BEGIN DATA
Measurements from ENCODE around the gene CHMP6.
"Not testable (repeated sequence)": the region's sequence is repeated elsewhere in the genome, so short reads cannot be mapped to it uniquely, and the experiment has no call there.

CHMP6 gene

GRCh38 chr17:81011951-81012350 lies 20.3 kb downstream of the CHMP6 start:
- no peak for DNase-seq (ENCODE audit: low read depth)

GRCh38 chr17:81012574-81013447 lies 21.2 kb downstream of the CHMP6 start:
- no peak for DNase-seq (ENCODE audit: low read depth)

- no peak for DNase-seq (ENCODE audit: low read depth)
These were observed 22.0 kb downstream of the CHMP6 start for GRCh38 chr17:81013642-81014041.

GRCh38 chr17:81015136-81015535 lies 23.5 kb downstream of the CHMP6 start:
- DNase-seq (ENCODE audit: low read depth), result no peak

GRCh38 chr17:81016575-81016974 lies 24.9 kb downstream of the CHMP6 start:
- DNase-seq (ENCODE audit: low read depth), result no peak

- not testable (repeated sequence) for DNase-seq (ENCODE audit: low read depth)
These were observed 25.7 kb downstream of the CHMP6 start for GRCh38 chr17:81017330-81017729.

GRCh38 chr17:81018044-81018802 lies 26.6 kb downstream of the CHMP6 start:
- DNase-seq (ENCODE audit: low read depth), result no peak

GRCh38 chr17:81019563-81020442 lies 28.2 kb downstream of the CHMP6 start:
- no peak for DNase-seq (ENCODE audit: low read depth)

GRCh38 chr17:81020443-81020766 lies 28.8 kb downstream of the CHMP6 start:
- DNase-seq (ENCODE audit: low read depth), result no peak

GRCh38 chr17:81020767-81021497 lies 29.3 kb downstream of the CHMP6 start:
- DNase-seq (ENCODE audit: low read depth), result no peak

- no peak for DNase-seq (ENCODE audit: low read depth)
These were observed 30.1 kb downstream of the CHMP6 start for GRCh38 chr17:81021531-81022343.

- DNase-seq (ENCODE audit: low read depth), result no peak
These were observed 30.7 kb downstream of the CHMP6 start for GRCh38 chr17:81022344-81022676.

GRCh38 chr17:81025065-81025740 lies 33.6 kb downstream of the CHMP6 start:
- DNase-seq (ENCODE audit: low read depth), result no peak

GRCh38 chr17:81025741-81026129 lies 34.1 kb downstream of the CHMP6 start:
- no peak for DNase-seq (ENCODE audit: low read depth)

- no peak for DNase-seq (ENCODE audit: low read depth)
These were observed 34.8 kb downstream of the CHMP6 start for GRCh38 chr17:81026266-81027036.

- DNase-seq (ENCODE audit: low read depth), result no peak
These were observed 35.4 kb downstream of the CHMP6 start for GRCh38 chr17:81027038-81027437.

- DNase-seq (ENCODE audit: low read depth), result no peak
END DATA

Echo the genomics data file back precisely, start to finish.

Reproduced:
Measurements from ENCODE around the gene CHMP6.
"Not testable (repeated sequence)": the region's sequence is repeated elsewhere in the genome, so short reads cannot be mapped to it uniquely, and the experiment has no call there.

CHMP6 gene

GRCh38 chr17:81011951-81012350 lies 20.3 kb downstream of the CHMP6 start:
- no peak for DNase-seq (ENCODE audit: low read depth)

GRCh38 chr17:81012574-81013447 lies 21.2 kb downstream of the CHMP6 start:
- no peak for DNase-seq (ENCODE audit: low read depth)

- no peak for DNase-seq (ENCODE audit: low read depth)
These were observed 22.0 kb downstream of the CHMP6 start for GRCh38 chr17:81013642-81014041.

GRCh38 chr17:81015136-81015535 lies 23.5 kb downstream of the CHMP6 start:
- DNase-seq (ENCODE audit: low read depth), result no peak

GRCh38 chr17:81016575-81016974 lies 24.9 kb downstream of the CHMP6 start:
- DNase-seq (ENCODE audit: low read depth), result no peak

- not testable (repeated sequence) for DNase-seq (ENCODE audit: low read depth)
These were observed 25.7 kb downstream of the CHMP6 start for GRCh38 chr17:81017330-81017729.

GRCh38 chr17:81018044-81018802 lies 26.6 kb downstream of the CHMP6 start:
- DNase-seq (ENCODE audit: low read depth), result no peak

GRCh38 chr17:81019563-81020442 lies 28.2 kb downstream of the CHMP6 start:
- no peak for DNase-seq (ENCODE audit: low read depth)

GRCh38 chr17:81020443-81020766 lies 28.8 kb downstream of the CHMP6 start:
- DNase-seq (ENCODE audit: low read depth), result no peak

GRCh38 chr17:81020767-81021497 lies 29.3 kb downstream of the CHMP6 start:
- DNase-seq (ENCODE audit: low read depth), result no peak

- no peak for DNase-seq (ENCODE audit: low read depth)
These were observed 30.1 kb downstream of the CHMP6 start for GRCh38 chr17:81021531-81022343.

- DNase-seq (ENCODE audit: low read depth), result no peak
These were observed 30.7 kb downstream of the CHMP6 start for GRCh38 chr17:81022344-81022676.

GRCh38 chr17:81025065-81025740 lies 33.6 kb downstream of the CHMP6 start:
- DNase-seq (ENCODE audit: low read depth), result no peak

GRCh38 chr17:81025741-81026129 lies 34.1 kb downstream of the CHMP6 start:
- no peak for DNase-seq (ENCODE audit: low read depth)

- no peak for DNase-seq (ENCODE audit: low read depth)
These were observed 34.8 kb downstream of the CHMP6 start for GRCh38 chr17:81026266-81027036.

- DNase-seq (ENCODE audit: low read depth), result no peak
These were observed 35.4 kb downstream of the CHMP6 start for GRCh38 chr17:81027038-81027437.

- DNase-seq (ENCODE audit: low read depth), result no peak